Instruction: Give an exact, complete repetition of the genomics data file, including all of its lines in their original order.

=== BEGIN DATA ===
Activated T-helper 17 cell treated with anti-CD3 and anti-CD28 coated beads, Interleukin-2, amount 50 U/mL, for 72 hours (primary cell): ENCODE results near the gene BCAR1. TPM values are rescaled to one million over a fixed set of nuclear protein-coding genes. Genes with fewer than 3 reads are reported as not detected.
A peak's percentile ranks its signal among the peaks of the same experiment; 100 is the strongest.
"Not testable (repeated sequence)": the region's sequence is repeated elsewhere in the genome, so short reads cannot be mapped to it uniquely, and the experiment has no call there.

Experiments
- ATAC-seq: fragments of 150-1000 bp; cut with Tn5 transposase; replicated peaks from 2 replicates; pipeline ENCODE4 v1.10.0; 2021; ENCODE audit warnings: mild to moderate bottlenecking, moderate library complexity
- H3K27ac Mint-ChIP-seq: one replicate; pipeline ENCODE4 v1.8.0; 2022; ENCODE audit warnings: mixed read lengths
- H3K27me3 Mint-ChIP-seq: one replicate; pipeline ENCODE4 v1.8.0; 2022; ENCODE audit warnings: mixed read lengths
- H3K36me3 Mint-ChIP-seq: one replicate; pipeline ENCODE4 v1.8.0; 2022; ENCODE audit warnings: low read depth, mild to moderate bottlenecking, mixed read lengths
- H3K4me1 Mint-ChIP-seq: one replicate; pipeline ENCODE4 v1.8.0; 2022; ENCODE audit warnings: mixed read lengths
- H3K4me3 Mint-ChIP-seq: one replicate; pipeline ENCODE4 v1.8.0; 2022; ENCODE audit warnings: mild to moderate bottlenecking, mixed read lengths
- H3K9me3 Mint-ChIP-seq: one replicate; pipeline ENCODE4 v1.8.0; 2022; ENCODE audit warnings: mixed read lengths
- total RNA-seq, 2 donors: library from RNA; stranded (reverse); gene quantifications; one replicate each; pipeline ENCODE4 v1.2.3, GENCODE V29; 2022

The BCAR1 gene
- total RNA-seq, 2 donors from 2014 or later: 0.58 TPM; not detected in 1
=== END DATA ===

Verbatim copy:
Activated T-helper 17 cell treated with anti-CD3 and anti-CD28 coated beads, Interleukin-2, amount 50 U/mL, for 72 hours (primary cell): ENCODE results near the gene BCAR1. TPM values are rescaled to one million over a fixed set of nuclear protein-coding genes. Genes with fewer than 3 reads are reported as not detected.
A peak's percentile ranks its signal among the peaks of the same experiment; 100 is the strongest.
"Not testable (repeated sequence)": the region's sequence is repeated elsewhere in the genome, so short reads cannot be mapped to it uniquely, and the experiment has no call there.

Experiments
- ATAC-seq: fragments of 150-1000 bp; cut with Tn5 transposase; replicated peaks from 2 replicates; pipeline ENCODE4 v1.10.0; 2021; ENCODE audit warnings: mild to moderate bottlenecking, moderate library complexity
- H3K27ac Mint-ChIP-seq: one replicate; pipeline ENCODE4 v1.8.0; 2022; ENCODE audit warnings: mixed read lengths
- H3K27me3 Mint-ChIP-seq: one replicate; pipeline ENCODE4 v1.8.0; 2022; ENCODE audit warnings: mixed read lengths
- H3K36me3 Mint-ChIP-seq: one replicate; pipeline ENCODE4 v1.8.0; 2022; ENCODE audit warnings: low read depth, mild to moderate bottlenecking, mixed read lengths
- H3K4me1 Mint-ChIP-seq: one replicate; pipeline ENCODE4 v1.8.0; 2022; ENCODE audit warnings: mixed read lengths
- H3K4me3 Mint-ChIP-seq: one replicate; pipeline ENCODE4 v1.8.0; 2022; ENCODE audit warnings: mild to moderate bottlenecking, mixed read lengths
- H3K9me3 Mint-ChIP-seq: one replicate; pipeline ENCODE4 v1.8.0; 2022; ENCODE audit warnings: mixed read lengths
- total RNA-seq, 2 donors: library from RNA; stranded (reverse); gene quantifications; one replicate each; pipeline ENCODE4 v1.2.3, GENCODE V29; 2022

The BCAR1 gene
- total RNA-seq, 2 donors from 2014 or later: 0.58 TPM; not detected in 1